Share this page with your friends:


Please note: The Frank Talk articles listed below contain historical material. The data provided was current at the time of publication. For current information regarding any of the funds mentioned in these presentations, please visit the appropriate fund performance page.

Brazil's Infrastructure Plays Catch Up
May 20, 2010

Brazil has become one of the globe’s beacons of growth but in terms of infrastructure investment it needs to catch up to its peers.

As you can see from the two charts below, Brazil’s investment in its infrastructure has lagged that of emerging market leaders India and China, but it’s also lagged other Latin American countries like Peru and Mexico. In terms of investment-to-GDP ratio, Brazil averaged 17 percent over the past five years, according to a Morgan Stanley report, far behind China (44 percent), India (38 percent) and Russia (24 percent).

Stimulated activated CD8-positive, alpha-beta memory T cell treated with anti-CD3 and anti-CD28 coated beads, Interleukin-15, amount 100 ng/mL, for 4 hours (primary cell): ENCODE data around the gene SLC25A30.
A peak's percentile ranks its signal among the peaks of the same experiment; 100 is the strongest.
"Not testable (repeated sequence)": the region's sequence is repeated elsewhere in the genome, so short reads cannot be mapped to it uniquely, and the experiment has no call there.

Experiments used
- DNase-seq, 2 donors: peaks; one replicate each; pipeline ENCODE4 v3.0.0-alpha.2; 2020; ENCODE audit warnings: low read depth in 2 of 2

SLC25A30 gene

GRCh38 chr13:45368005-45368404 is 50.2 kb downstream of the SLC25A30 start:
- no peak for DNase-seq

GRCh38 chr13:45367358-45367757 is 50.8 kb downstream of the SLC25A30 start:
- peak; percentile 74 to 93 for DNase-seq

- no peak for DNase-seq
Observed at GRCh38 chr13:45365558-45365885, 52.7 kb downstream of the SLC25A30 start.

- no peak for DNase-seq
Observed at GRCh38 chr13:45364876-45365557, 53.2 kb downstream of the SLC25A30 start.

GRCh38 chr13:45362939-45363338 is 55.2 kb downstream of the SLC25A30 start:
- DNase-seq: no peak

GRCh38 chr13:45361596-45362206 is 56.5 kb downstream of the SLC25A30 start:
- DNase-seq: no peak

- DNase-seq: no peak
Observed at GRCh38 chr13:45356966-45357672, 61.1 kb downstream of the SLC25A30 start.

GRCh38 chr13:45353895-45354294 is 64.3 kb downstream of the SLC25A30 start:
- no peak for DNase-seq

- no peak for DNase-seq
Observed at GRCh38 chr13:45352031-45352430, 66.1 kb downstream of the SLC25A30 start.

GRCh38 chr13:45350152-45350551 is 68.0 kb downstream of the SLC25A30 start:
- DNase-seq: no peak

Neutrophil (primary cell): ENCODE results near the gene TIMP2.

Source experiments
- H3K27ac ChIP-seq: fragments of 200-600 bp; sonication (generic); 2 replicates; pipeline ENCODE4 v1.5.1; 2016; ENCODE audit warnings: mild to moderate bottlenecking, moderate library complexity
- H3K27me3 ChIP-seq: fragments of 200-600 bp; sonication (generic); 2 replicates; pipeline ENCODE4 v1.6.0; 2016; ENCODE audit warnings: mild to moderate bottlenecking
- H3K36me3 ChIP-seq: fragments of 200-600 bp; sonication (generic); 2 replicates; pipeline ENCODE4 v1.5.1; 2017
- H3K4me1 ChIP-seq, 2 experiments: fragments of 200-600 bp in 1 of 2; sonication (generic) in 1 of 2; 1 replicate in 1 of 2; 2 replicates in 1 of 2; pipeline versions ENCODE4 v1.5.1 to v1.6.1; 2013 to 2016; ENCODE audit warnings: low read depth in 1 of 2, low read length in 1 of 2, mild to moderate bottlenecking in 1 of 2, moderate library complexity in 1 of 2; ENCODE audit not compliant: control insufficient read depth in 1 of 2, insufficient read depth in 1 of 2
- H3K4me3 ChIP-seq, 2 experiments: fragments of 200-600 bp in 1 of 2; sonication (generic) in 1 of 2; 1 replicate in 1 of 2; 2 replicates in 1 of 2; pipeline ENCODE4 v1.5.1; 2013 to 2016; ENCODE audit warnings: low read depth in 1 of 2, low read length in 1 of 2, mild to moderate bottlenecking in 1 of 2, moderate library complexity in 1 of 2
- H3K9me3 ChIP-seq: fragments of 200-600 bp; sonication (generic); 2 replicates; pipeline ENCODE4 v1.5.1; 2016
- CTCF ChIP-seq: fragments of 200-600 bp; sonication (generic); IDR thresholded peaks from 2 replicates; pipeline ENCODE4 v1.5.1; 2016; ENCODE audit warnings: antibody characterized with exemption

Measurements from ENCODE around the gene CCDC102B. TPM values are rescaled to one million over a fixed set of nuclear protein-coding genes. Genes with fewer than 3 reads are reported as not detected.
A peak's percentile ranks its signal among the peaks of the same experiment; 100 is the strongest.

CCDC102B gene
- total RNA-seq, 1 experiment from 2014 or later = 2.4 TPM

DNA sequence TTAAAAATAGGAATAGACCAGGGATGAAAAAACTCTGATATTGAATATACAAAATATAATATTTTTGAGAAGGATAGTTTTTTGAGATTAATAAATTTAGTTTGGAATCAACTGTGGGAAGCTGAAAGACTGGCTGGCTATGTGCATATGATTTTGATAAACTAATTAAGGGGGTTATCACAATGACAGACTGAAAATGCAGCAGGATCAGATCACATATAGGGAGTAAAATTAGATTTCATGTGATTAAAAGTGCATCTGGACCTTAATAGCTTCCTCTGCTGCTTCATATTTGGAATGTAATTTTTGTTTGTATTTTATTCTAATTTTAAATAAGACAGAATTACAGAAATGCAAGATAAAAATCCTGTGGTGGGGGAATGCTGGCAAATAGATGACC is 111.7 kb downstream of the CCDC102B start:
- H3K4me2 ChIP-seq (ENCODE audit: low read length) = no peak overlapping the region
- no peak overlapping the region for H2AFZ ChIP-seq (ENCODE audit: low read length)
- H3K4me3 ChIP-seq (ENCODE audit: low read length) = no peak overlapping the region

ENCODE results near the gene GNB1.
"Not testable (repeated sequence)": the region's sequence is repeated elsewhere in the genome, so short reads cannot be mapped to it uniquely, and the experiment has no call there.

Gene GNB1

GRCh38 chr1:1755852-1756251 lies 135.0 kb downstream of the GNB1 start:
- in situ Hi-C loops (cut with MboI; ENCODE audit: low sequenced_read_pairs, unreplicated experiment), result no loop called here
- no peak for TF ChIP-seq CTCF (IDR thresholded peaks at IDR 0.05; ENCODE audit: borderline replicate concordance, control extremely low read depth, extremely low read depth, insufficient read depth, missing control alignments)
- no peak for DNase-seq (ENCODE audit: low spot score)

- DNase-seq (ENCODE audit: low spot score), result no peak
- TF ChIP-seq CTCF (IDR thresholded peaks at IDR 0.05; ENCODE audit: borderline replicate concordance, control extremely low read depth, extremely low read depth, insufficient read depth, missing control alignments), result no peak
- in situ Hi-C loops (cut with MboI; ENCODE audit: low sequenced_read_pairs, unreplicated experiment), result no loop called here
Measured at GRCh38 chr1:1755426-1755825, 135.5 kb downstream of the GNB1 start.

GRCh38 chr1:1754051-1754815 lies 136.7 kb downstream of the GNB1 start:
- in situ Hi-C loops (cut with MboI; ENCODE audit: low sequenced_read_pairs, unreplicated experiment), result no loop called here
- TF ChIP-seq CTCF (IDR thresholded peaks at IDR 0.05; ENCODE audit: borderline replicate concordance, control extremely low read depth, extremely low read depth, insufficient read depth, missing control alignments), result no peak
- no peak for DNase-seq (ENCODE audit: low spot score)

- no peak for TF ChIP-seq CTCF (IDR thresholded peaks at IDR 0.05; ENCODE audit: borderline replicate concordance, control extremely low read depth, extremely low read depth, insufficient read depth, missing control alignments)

Brazil Infrastructure Plays Catch-Up

Brazil’s infrastructure investment as a percentage of GDP has been declining for some time. In the 1970s, infrastructure investment averaged 5.4 percent of GDP but that number has dropped off to just over 2 percent in the 2000s. This is considered just enough to maintain existing infrastructure, not enough for new projects or to fill new needs.

The U.S. spends roughly the same amount and we have our decaying infrastructure to show for it.

The Brazilian National Development Bank (BNDES) estimates that infrastructure investment could total more than $145 billion over the next three years alone. Morgan Stanley believes that this figure needs to double to 4 percent of GDP if the country is to achieve 5 percent annual growth for this decade.